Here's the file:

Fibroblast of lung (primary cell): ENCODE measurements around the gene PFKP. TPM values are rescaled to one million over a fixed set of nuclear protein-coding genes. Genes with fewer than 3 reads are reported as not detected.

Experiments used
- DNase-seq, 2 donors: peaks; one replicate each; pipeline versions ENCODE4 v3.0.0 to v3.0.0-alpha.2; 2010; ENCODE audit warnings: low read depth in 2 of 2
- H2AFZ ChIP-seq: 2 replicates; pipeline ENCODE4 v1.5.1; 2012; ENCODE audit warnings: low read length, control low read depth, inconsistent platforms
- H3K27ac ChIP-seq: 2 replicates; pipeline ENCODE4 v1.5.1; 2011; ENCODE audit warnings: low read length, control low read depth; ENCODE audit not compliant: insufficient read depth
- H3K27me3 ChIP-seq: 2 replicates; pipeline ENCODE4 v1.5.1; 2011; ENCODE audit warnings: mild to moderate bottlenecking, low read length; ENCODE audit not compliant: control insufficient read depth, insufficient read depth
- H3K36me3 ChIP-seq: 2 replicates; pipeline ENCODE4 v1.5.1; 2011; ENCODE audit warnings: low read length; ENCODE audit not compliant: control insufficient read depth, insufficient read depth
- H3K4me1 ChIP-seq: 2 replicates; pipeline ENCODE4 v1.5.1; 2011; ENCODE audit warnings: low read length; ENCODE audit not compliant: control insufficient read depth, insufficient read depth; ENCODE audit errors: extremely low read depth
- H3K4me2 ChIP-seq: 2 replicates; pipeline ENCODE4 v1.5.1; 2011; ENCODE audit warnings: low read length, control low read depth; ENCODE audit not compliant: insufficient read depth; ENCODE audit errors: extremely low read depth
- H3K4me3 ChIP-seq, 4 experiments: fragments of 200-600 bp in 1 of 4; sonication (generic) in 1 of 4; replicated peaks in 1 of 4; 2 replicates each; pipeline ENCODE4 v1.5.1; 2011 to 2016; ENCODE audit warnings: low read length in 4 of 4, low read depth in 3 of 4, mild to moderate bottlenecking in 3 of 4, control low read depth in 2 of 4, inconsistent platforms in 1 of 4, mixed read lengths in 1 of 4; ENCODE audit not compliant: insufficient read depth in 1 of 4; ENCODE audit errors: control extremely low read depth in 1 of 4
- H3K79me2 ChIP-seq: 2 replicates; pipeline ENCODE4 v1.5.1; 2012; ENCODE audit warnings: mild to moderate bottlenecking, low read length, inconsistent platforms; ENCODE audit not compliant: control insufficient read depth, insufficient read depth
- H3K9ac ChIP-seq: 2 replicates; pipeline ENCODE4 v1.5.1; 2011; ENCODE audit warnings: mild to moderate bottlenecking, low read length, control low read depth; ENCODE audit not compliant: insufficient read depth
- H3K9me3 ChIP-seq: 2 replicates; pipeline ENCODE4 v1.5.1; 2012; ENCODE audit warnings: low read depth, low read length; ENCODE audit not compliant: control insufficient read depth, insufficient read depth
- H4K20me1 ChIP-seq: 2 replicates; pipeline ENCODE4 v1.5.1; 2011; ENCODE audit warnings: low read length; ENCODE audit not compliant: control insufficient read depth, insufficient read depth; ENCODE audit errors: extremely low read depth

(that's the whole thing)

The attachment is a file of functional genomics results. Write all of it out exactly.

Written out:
Fibroblast of lung (primary cell): ENCODE measurements around the gene PFKP. TPM values are rescaled to one million over a fixed set of nuclear protein-coding genes. Genes with fewer than 3 reads are reported as not detected.

Experiments used
- DNase-seq, 2 donors: peaks; one replicate each; pipeline versions ENCODE4 v3.0.0 to v3.0.0-alpha.2; 2010; ENCODE audit warnings: low read depth in 2 of 2
- H2AFZ ChIP-seq: 2 replicates; pipeline ENCODE4 v1.5.1; 2012; ENCODE audit warnings: low read length, control low read depth, inconsistent platforms
- H3K27ac ChIP-seq: 2 replicates; pipeline ENCODE4 v1.5.1; 2011; ENCODE audit warnings: low read length, control low read depth; ENCODE audit not compliant: insufficient read depth
- H3K27me3 ChIP-seq: 2 replicates; pipeline ENCODE4 v1.5.1; 2011; ENCODE audit warnings: mild to moderate bottlenecking, low read length; ENCODE audit not compliant: control insufficient read depth, insufficient read depth
- H3K36me3 ChIP-seq: 2 replicates; pipeline ENCODE4 v1.5.1; 2011; ENCODE audit warnings: low read length; ENCODE audit not compliant: control insufficient read depth, insufficient read depth
- H3K4me1 ChIP-seq: 2 replicates; pipeline ENCODE4 v1.5.1; 2011; ENCODE audit warnings: low read length; ENCODE audit not compliant: control insufficient read depth, insufficient read depth; ENCODE audit errors: extremely low read depth
- H3K4me2 ChIP-seq: 2 replicates; pipeline ENCODE4 v1.5.1; 2011; ENCODE audit warnings: low read length, control low read depth; ENCODE audit not compliant: insufficient read depth; ENCODE audit errors: extremely low read depth
- H3K4me3 ChIP-seq, 4 experiments: fragments of 200-600 bp in 1 of 4; sonication (generic) in 1 of 4; replicated peaks in 1 of 4; 2 replicates each; pipeline ENCODE4 v1.5.1; 2011 to 2016; ENCODE audit warnings: low read length in 4 of 4, low read depth in 3 of 4, mild to moderate bottlenecking in 3 of 4, control low read depth in 2 of 4, inconsistent platforms in 1 of 4, mixed read lengths in 1 of 4; ENCODE audit not compliant: insufficient read depth in 1 of 4; ENCODE audit errors: control extremely low read depth in 1 of 4
- H3K79me2 ChIP-seq: 2 replicates; pipeline ENCODE4 v1.5.1; 2012; ENCODE audit warnings: mild to moderate bottlenecking, low read length, inconsistent platforms; ENCODE audit not compliant: control insufficient read depth, insufficient read depth
- H3K9ac ChIP-seq: 2 replicates; pipeline ENCODE4 v1.5.1; 2011; ENCODE audit warnings: mild to moderate bottlenecking, low read length, control low read depth; ENCODE audit not compliant: insufficient read depth
- H3K9me3 ChIP-seq: 2 replicates; pipeline ENCODE4 v1.5.1; 2012; ENCODE audit warnings: low read depth, low read length; ENCODE audit not compliant: control insufficient read depth, insufficient read depth
- H4K20me1 ChIP-seq: 2 replicates; pipeline ENCODE4 v1.5.1; 2011; ENCODE audit warnings: low read length; ENCODE audit not compliant: control insufficient read depth, insufficient read depth; ENCODE audit errors: extremely low read depth